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Rubinstein Collection Vol 59 - Beethoven, Brahms: Concertos


Release Date: 07/10/2001 
Label:  Rca Victor Red Seal Catalog #: 63059   Spars Code: ADD 
Composer:  Ludwig van BeethovenJohannes Brahms
Performer:  Artur Rubinstein
Conductor:  Erich Leinsdorf
Orchestra/Ensemble:  Boston Symphony Orchestra
Number of Discs: 1 
Recorded in: Stereo 
Length: 1 Hours 16 Mins. 

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This CD is reissued by ArkivMusic.

Works on This Recording

1.
Concerto for Piano no 2 in B flat major, Op. 19 by Ludwig van Beethoven
Performer:  Artur Rubinstein (Piano)
Conductor:  Erich Leinsdorf
Orchestra/Ensemble:  Boston Symphony Orchestra
Period: Classical 
Written: 1793/1798; Vienna, Austria 
Date of Recording: 1967 
2.
Concerto for Piano no 1 in D minor, Op. 15 by Johannes Brahms
Performer:  Artur Rubinstein (Piano)
Conductor:  Erich Leinsdorf
Orchestra/Ensemble:  Boston Symphony Orchestra
Period: Romantic 
Written: 1854-1858; Germany 
Date of Recording: 1964 

Customer Reviews

Average Customer Review:  2 Customer Reviews )
 Hard to find March 29, 2014 By george m. (Sound Beach, NY) See All My Reviews "this excellent recording is my favorite among all other recordings and performances of the concerto.Very happy with it and I recommend to all music lovers to own it" Report Abuse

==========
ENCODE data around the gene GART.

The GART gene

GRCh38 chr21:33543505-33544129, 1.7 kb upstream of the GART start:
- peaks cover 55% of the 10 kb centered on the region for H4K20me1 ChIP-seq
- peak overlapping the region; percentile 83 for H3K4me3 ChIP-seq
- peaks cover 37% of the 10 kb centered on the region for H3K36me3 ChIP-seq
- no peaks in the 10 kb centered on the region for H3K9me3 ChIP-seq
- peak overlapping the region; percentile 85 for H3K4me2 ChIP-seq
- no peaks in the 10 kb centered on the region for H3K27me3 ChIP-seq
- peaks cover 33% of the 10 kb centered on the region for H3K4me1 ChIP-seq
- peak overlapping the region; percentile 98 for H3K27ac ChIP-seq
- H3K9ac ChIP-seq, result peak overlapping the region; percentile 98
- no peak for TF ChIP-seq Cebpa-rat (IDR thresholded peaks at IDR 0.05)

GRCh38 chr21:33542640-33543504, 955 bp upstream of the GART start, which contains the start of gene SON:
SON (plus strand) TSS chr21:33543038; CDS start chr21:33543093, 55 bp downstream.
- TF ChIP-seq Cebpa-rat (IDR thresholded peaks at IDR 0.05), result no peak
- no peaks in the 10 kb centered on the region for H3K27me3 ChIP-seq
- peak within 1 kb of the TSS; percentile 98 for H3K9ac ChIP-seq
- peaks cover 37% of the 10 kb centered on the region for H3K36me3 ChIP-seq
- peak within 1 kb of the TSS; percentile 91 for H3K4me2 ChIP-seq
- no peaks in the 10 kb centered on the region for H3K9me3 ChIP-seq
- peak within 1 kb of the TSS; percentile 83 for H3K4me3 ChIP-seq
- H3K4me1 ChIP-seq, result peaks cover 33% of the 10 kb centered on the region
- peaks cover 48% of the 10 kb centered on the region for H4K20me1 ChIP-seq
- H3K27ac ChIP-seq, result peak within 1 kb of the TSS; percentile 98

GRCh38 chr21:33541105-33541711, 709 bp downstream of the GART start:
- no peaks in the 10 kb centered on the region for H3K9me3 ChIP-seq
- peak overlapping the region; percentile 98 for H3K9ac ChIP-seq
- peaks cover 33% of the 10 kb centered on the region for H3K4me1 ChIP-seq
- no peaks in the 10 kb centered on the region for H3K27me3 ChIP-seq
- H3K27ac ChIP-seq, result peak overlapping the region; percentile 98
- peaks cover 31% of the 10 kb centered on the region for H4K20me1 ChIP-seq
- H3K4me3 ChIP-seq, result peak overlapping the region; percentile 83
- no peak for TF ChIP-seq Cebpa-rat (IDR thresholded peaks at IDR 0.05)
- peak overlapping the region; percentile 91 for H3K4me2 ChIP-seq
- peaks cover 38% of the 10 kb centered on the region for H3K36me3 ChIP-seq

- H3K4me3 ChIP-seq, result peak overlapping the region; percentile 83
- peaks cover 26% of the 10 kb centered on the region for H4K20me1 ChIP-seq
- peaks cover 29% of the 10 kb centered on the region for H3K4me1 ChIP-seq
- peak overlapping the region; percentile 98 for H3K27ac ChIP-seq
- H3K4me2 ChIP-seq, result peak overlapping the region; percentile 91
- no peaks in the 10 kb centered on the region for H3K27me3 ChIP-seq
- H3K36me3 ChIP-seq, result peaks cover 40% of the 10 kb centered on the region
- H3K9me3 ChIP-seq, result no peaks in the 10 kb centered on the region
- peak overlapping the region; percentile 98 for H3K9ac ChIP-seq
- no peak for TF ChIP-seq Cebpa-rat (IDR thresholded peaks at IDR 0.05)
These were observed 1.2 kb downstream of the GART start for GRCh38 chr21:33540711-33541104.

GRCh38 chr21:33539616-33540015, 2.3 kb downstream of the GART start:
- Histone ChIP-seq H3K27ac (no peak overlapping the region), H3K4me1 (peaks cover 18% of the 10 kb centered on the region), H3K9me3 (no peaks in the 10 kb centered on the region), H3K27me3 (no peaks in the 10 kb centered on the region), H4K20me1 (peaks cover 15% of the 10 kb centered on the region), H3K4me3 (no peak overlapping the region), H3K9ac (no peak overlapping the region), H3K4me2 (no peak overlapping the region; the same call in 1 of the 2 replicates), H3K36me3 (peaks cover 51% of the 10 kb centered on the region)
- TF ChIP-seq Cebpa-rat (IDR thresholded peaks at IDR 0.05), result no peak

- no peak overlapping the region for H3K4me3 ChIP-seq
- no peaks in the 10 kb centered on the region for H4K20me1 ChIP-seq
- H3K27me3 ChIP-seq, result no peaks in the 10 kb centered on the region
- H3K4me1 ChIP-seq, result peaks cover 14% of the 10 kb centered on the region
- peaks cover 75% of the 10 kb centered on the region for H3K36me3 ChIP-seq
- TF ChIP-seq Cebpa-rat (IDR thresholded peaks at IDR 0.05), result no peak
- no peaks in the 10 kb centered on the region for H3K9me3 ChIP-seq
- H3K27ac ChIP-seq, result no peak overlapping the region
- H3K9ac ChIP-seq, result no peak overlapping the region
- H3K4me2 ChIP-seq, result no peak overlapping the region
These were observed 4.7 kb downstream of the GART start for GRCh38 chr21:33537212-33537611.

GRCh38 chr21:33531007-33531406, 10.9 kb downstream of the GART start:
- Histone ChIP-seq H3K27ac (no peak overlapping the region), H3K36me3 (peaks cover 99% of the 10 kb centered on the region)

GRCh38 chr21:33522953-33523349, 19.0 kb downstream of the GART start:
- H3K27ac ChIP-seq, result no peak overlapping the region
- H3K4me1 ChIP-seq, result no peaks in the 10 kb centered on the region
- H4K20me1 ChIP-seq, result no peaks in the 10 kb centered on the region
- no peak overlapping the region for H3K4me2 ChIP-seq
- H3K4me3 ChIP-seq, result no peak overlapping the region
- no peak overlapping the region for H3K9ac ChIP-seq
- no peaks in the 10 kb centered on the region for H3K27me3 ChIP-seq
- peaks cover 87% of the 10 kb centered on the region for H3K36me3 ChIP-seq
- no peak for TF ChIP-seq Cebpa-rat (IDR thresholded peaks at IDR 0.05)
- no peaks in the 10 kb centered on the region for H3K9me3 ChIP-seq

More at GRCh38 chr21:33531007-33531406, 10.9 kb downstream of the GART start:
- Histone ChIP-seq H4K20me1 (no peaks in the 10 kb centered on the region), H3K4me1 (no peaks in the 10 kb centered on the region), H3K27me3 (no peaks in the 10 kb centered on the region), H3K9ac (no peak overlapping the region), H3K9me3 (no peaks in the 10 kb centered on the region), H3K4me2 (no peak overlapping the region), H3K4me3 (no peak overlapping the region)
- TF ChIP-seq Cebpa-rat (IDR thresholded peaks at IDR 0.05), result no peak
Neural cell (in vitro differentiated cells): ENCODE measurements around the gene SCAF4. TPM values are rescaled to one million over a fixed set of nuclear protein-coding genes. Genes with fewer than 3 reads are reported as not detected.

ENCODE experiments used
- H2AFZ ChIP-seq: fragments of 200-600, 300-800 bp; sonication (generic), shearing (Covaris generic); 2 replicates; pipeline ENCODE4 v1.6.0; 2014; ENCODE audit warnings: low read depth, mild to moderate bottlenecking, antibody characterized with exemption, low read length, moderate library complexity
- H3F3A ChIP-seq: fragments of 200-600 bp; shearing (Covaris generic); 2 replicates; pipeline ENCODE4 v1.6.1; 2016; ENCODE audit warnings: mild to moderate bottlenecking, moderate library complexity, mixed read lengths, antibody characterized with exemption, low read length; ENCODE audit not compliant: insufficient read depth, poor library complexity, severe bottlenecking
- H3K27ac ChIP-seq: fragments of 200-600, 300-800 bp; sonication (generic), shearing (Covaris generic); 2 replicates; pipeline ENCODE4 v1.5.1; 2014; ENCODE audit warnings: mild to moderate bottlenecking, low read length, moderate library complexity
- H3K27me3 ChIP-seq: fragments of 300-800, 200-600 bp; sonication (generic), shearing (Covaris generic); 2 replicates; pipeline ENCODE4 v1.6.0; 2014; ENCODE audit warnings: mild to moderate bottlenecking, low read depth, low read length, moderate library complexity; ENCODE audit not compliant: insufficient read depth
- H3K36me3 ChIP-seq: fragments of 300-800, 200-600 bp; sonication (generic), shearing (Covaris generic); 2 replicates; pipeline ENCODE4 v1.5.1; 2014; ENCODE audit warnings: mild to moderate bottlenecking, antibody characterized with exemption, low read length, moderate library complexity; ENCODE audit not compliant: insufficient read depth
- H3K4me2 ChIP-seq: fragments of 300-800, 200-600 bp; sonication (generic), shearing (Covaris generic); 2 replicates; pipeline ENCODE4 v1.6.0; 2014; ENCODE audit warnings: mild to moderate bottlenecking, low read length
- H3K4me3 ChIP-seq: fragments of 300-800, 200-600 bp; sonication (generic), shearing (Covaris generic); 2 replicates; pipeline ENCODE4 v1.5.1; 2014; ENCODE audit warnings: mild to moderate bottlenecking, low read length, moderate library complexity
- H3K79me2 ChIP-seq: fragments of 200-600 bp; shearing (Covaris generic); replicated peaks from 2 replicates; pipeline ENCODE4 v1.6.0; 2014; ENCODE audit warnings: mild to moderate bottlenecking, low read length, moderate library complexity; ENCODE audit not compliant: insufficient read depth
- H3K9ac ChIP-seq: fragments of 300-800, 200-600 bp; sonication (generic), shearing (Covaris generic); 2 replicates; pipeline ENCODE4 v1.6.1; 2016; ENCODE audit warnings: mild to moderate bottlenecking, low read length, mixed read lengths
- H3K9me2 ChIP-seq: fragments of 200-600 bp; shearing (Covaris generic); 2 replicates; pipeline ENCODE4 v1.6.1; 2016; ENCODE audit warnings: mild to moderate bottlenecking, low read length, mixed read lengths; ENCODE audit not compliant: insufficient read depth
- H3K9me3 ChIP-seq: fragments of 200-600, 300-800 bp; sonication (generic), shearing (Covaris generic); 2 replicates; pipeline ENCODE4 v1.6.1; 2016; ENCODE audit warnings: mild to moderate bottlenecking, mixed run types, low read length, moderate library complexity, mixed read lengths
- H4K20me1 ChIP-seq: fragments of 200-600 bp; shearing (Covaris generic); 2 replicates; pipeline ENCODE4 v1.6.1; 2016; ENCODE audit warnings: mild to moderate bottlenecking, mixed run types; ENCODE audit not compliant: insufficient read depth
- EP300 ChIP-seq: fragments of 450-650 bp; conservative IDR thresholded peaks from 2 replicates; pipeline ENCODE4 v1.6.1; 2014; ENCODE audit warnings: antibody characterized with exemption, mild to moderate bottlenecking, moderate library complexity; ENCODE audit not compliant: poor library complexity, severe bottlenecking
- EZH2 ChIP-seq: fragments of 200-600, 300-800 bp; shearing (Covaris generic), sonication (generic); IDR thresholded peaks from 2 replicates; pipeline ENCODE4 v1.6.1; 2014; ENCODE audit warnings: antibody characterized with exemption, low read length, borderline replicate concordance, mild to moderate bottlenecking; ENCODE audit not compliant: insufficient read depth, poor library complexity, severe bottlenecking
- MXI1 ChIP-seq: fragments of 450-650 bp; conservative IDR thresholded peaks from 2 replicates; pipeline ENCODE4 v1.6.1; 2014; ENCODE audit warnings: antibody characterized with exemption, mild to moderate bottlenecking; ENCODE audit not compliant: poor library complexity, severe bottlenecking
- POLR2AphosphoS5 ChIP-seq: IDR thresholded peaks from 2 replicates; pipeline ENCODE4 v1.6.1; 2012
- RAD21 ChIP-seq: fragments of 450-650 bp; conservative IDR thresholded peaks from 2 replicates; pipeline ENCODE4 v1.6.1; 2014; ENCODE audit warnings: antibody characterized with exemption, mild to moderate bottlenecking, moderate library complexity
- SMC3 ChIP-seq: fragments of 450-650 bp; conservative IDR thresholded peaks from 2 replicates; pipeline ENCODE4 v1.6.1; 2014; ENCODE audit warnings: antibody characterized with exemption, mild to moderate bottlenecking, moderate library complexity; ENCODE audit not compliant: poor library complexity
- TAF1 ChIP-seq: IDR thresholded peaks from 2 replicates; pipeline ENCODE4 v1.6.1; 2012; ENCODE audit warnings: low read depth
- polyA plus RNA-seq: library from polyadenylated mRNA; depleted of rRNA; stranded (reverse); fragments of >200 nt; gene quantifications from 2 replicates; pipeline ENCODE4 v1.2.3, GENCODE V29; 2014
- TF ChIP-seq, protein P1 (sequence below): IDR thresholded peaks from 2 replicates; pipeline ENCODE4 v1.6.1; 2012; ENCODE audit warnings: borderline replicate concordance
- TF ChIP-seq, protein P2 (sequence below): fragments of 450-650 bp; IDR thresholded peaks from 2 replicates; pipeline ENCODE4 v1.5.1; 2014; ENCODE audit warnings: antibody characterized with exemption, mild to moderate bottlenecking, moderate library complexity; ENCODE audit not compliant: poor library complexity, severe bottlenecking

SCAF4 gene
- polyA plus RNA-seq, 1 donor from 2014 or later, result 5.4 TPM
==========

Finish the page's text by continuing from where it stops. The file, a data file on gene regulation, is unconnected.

Top Drawer Beethoven & Brahms from Rubinstein & L December 16, 2011 By T. Drake (South Euclid, OH) See All My Reviews "This recording of Beethoven's Second Concerto (which was actually written before the First Concerto), made in 1967, demonstrates Rubinstein was just as "on top" of the piece technically as he was in the earlier set with Krips (1956) and much more "into" it musically. In addition, the playing is notably more alert and straightforward than in his later set with Barenboim (1975). To be sure, purists will quibble with Rubinstein's use of rubato and approach to ornamentation, but this performance is a joy from the first bar to the last. Leinsdorf and the Boston Symphony Orchestra are to be credited for a fine accompaniment, far more detailed and sensitive than in the 1950s era recording with Krips. The Brahms D minor Concerto is a difficult work to pull off successfully: the piano part is ungrateful, and often drowned out by an over-orchestrated accompaniment. Also, many pianists--most notably Glenn Gould--tend to drag the tempos beyond all reason. Rubinstein, who was ten years old when Brahms died, would never have considered such a nonsensical approach. The Concerto was written early in Brahms career, and was the work of a young man. In essence, "Brahms without the beard." This 1964 performance, again with superb accompaniment from Leinsdorf and the Boston Symphony, represents the very antithesis of the dragged out, boring approach that has recently tested concert audiences' endurance. As in the 1954 version with Reiner (which was the first stereo recording the pianist ever made) Rubinstein brings all the fire necessary to the score, with a more sober, less rhapsodic approach to the more inward sections. Rubinstein's sparing use of the sustaining pedal helps clarify some of Brahms' thick keyboard writing, and he is in far better shape technically than in his 1976 recording with Mehta. Although almost forty years old, this is still one of the very few "essential" recordings for any Brahms collection, along with the Fleischer/Szell and Serkin/Szell performances. The sound is much improved over earlier versions. The piano is now properly balanced with the orchestra (it was originally too dominant, which apparently was how Rubinstein wished it), and the mix of instruments within the orchestra is smoother." Report Abuse
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